Friday, September 02, 2005

All Things Considered and Chertoff

Last night, I listened to NPR to hear how they were reporting on the hurricane disaster. The World program was on when I tuned in. A Dutch reporter relayed his views on New Orleans which pretty much were in line with what I've been hearing on radio and reading on the web (blogs as well as news sources). What surprised me, however, was the reporter's absolute astonishment that there were no, as in zero, federal officials that he could find on the ground there. He described a situation that was in disarray.

Needless to say, this was disconcerting. One area about a Federal government that most people can agree is a legitimate purpose is disaster relief. In fact, the current administration, in running for re-election in 2004, touted it's preparedness programs as a shining example of their capabilities. In the wake of the World Trade Center attacks, the Bush administration noted that they had made significant progress in preparing communities for the worst.Here we have a disaster whose effects have been predicted for years, including a report produced by FEMA in 2001. This was a disaster that forecasters were able to predict with such accuracy that tens of thousands were able to flee the area in advance. And yet, many are dying, dehydrated, suffering, and desperate several days after the initial disaster and no federal officials are in site. Is this an example of the response we can expect from a terrorist attack? How about an earthquake (equally unpredictable)?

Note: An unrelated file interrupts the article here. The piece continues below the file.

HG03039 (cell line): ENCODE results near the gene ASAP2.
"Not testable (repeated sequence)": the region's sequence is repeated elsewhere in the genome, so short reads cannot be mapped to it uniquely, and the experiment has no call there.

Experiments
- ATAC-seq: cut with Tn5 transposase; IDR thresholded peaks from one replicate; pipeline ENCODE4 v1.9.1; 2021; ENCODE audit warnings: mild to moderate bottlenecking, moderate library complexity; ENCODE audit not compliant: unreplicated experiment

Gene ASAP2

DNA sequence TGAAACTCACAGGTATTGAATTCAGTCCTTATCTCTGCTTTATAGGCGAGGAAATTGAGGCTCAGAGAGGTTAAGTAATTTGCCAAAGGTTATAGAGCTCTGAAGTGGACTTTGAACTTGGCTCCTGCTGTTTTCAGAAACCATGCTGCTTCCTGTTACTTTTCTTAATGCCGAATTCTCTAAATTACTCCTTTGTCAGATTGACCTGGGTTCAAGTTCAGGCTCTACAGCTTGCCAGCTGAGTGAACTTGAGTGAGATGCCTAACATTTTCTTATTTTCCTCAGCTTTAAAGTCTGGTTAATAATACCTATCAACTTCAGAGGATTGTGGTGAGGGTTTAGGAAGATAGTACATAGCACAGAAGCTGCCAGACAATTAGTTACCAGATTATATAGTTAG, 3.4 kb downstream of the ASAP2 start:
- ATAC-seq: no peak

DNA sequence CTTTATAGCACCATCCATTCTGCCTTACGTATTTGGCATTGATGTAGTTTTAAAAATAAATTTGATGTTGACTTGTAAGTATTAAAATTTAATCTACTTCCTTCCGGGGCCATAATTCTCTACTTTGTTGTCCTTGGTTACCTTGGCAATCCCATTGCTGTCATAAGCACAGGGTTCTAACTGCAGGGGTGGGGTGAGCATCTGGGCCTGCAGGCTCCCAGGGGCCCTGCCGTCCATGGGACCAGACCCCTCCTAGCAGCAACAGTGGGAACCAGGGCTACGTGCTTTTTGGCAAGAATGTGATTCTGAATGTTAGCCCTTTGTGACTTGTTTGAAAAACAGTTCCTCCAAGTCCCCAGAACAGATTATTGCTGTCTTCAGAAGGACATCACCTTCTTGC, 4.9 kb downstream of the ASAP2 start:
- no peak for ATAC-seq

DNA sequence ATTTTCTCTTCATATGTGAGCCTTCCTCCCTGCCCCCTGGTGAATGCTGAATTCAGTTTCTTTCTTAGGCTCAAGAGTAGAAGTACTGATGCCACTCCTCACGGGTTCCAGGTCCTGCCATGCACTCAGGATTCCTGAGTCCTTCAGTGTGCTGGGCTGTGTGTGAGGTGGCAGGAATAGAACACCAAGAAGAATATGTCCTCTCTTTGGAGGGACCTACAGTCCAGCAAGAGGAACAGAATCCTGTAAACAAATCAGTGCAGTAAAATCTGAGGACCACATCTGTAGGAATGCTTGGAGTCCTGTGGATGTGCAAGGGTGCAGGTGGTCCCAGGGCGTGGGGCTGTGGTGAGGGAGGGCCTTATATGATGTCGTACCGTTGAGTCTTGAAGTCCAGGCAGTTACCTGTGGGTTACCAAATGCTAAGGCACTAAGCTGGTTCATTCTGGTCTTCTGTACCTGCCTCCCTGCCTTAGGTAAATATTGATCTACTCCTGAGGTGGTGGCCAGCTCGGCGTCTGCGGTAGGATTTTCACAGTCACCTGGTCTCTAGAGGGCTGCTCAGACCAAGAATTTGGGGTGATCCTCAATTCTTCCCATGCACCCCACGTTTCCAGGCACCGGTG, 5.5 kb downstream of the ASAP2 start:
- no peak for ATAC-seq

After listening to The World, I tuned into NPR's All Things Considered. It was not particularly uplifting. The head of FEMA, Chertoff, was interviewed on the program. When confronted with some of the information that an NPR reporter had gathered in New Orleans, Chertoff dismissed reports of lack of supplies and miserable conditions as "hearsay". He stated that he could "not argue" with what the reporter had said, but that he had received no such reports about these things himself. Perhaps Chertoff has been too busy to turn on the news, read a paper or an internet blog such as this one by Michael Barnett (from New Orleans)? This would be understandable, but to declare you have not seen any reports about this is to either lie or demonstrate your agency's incompetence. Furthermore, Chertoff went on to claim that the victims were at fault for not reporting to designated centers for supplies, but as the Barnett link above notes, people in the Superdome waited three days to have supplies dropped to them and many of those supplies were destroyed because they were literally dropped. After Chertoff went off of the air, the NPR reporter was brought in for a second interview. I could hear the outrage in his voice as he described conditions in the Superdome. His voice quivered with anger and disgust and, based on what he said, rightfully so.

Where is the leadership? Where are the government officials? Why is the response taking so long and is lacking so greatly? As noted below (in the Schiavo case), this government can act swiftly when it wants to do so. This is shameful. I encourage readers to listen to the programs linked to above, but be prepared for a disheartening feeling once you've finished.

1 comment:

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